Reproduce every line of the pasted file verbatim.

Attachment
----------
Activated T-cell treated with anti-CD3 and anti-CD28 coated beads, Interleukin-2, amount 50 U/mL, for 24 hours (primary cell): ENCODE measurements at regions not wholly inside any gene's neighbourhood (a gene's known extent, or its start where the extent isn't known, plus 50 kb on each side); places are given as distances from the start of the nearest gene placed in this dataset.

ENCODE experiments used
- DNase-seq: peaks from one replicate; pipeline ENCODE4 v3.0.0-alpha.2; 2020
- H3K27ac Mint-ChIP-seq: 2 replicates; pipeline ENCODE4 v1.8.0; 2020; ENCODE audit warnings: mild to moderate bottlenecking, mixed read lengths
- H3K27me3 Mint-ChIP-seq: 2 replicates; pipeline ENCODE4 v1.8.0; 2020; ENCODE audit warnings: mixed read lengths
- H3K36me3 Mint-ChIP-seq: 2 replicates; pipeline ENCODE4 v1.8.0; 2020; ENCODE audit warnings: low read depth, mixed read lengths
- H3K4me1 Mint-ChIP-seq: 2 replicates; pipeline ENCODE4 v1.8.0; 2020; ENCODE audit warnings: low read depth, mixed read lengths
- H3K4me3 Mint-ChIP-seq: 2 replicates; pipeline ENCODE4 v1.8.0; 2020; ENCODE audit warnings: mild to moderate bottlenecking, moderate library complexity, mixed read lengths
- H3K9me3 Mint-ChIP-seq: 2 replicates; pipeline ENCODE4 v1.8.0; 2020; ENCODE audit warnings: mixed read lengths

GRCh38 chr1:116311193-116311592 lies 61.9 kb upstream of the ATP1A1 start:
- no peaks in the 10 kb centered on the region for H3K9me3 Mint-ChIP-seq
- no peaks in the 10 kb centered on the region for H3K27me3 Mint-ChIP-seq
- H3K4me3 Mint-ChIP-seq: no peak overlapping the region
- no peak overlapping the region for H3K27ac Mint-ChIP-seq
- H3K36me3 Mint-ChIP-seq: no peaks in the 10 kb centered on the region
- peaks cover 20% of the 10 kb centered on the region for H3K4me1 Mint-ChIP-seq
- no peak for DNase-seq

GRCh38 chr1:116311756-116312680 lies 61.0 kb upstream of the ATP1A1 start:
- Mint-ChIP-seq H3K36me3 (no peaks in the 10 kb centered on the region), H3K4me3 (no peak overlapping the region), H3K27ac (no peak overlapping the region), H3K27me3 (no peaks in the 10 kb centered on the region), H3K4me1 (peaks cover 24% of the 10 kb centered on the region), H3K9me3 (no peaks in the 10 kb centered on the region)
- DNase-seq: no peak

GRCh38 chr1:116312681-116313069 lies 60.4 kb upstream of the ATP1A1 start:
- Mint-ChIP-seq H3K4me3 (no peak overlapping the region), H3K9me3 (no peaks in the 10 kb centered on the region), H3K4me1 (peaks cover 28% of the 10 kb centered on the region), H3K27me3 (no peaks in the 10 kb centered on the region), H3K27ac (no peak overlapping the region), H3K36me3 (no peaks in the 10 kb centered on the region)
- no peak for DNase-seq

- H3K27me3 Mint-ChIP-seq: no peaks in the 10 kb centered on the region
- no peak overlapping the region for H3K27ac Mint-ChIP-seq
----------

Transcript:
Activated T-cell treated with anti-CD3 and anti-CD28 coated beads, Interleukin-2, amount 50 U/mL, for 24 hours (primary cell): ENCODE measurements at regions not wholly inside any gene's neighbourhood (a gene's known extent, or its start where the extent isn't known, plus 50 kb on each side); places are given as distances from the start of the nearest gene placed in this dataset.

ENCODE experiments used
- DNase-seq: peaks from one replicate; pipeline ENCODE4 v3.0.0-alpha.2; 2020
- H3K27ac Mint-ChIP-seq: 2 replicates; pipeline ENCODE4 v1.8.0; 2020; ENCODE audit warnings: mild to moderate bottlenecking, mixed read lengths
- H3K27me3 Mint-ChIP-seq: 2 replicates; pipeline ENCODE4 v1.8.0; 2020; ENCODE audit warnings: mixed read lengths
- H3K36me3 Mint-ChIP-seq: 2 replicates; pipeline ENCODE4 v1.8.0; 2020; ENCODE audit warnings: low read depth, mixed read lengths
- H3K4me1 Mint-ChIP-seq: 2 replicates; pipeline ENCODE4 v1.8.0; 2020; ENCODE audit warnings: low read depth, mixed read lengths
- H3K4me3 Mint-ChIP-seq: 2 replicates; pipeline ENCODE4 v1.8.0; 2020; ENCODE audit warnings: mild to moderate bottlenecking, moderate library complexity, mixed read lengths
- H3K9me3 Mint-ChIP-seq: 2 replicates; pipeline ENCODE4 v1.8.0; 2020; ENCODE audit warnings: mixed read lengths

GRCh38 chr1:116311193-116311592 lies 61.9 kb upstream of the ATP1A1 start:
- no peaks in the 10 kb centered on the region for H3K9me3 Mint-ChIP-seq
- no peaks in the 10 kb centered on the region for H3K27me3 Mint-ChIP-seq
- H3K4me3 Mint-ChIP-seq: no peak overlapping the region
- no peak overlapping the region for H3K27ac Mint-ChIP-seq
- H3K36me3 Mint-ChIP-seq: no peaks in the 10 kb centered on the region
- peaks cover 20% of the 10 kb centered on the region for H3K4me1 Mint-ChIP-seq
- no peak for DNase-seq

GRCh38 chr1:116311756-116312680 lies 61.0 kb upstream of the ATP1A1 start:
- Mint-ChIP-seq H3K36me3 (no peaks in the 10 kb centered on the region), H3K4me3 (no peak overlapping the region), H3K27ac (no peak overlapping the region), H3K27me3 (no peaks in the 10 kb centered on the region), H3K4me1 (peaks cover 24% of the 10 kb centered on the region), H3K9me3 (no peaks in the 10 kb centered on the region)
- DNase-seq: no peak

GRCh38 chr1:116312681-116313069 lies 60.4 kb upstream of the ATP1A1 start:
- Mint-ChIP-seq H3K4me3 (no peak overlapping the region), H3K9me3 (no peaks in the 10 kb centered on the region), H3K4me1 (peaks cover 28% of the 10 kb centered on the region), H3K27me3 (no peaks in the 10 kb centered on the region), H3K27ac (no peak overlapping the region), H3K36me3 (no peaks in the 10 kb centered on the region)
- no peak for DNase-seq

- H3K27me3 Mint-ChIP-seq: no peaks in the 10 kb centered on the region
- no peak overlapping the region for H3K27ac Mint-ChIP-seq